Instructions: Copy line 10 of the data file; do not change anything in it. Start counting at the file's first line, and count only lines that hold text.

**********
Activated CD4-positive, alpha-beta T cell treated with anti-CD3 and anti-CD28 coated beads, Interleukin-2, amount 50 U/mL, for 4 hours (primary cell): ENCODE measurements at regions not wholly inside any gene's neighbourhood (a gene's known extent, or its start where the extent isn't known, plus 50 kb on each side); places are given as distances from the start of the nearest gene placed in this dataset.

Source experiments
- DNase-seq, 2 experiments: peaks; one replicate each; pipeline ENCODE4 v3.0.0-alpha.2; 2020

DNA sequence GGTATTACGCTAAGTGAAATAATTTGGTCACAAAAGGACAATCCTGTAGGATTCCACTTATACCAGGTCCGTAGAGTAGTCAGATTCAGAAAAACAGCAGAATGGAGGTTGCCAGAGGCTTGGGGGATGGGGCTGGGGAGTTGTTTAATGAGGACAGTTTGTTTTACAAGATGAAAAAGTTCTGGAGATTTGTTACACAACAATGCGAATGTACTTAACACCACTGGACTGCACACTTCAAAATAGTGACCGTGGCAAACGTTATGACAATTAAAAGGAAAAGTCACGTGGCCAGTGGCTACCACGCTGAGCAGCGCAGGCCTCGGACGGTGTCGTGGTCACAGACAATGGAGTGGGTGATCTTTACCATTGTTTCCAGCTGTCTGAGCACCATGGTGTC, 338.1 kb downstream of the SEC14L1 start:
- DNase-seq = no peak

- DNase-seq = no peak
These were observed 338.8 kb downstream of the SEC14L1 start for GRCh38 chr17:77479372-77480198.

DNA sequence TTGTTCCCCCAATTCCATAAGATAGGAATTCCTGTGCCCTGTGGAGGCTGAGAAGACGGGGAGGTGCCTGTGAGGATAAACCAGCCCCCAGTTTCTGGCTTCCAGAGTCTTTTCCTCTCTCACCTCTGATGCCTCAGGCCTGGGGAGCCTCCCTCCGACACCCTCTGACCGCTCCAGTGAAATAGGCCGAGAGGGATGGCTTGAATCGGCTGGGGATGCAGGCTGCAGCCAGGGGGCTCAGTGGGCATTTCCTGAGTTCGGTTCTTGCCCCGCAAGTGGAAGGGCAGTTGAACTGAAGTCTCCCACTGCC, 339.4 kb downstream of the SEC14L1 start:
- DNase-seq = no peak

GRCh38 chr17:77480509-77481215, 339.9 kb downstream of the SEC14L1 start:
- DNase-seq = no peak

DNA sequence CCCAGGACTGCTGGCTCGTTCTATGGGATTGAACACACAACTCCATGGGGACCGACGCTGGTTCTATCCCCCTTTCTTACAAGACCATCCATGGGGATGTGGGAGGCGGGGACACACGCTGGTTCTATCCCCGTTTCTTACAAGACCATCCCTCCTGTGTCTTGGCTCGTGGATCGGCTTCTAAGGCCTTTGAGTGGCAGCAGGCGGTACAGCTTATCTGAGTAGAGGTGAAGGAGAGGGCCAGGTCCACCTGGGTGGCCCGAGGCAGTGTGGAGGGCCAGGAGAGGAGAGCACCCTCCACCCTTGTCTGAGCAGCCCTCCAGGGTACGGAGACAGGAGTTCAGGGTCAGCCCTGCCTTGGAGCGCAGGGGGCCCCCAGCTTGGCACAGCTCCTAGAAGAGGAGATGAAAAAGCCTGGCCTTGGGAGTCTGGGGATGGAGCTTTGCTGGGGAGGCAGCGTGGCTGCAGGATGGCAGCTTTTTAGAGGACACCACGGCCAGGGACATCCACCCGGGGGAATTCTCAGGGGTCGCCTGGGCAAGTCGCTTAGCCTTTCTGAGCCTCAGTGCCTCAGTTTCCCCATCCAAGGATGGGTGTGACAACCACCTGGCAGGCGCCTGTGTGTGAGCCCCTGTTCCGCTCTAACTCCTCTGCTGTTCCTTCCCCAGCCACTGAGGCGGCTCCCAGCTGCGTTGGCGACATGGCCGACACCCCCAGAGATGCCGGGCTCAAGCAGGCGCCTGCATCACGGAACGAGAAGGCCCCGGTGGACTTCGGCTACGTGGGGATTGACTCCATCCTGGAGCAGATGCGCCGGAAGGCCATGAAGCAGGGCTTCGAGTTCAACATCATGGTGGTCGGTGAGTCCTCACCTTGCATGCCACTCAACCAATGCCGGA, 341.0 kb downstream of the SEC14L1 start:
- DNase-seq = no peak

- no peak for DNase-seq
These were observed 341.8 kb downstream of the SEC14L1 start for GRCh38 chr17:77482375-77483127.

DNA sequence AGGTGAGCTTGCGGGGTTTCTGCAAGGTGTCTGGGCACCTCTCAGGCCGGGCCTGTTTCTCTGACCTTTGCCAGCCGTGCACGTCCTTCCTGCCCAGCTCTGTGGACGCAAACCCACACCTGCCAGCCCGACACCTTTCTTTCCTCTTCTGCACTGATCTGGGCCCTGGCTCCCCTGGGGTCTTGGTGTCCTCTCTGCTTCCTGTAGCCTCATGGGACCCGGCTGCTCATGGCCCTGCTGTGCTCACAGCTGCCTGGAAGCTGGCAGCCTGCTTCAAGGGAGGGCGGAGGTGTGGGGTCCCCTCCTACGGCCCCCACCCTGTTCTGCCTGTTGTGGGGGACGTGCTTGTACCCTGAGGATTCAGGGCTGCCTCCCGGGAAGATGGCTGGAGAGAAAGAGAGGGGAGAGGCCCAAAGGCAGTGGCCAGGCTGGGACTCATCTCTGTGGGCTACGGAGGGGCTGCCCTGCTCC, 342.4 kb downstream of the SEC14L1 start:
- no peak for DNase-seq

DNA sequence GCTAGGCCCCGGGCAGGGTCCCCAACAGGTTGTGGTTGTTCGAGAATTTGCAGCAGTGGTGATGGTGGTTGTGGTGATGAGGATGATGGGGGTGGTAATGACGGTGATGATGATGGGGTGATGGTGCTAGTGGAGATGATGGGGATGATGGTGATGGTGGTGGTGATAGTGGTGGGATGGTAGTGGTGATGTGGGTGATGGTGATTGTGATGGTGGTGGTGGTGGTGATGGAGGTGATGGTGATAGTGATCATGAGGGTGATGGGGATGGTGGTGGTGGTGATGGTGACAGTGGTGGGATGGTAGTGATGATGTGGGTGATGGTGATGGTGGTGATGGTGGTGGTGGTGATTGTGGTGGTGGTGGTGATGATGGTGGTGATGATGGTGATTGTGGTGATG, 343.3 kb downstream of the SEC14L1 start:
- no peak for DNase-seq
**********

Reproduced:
GRCh38 chr17:77480509-77481215, 339.9 kb downstream of the SEC14L1 start: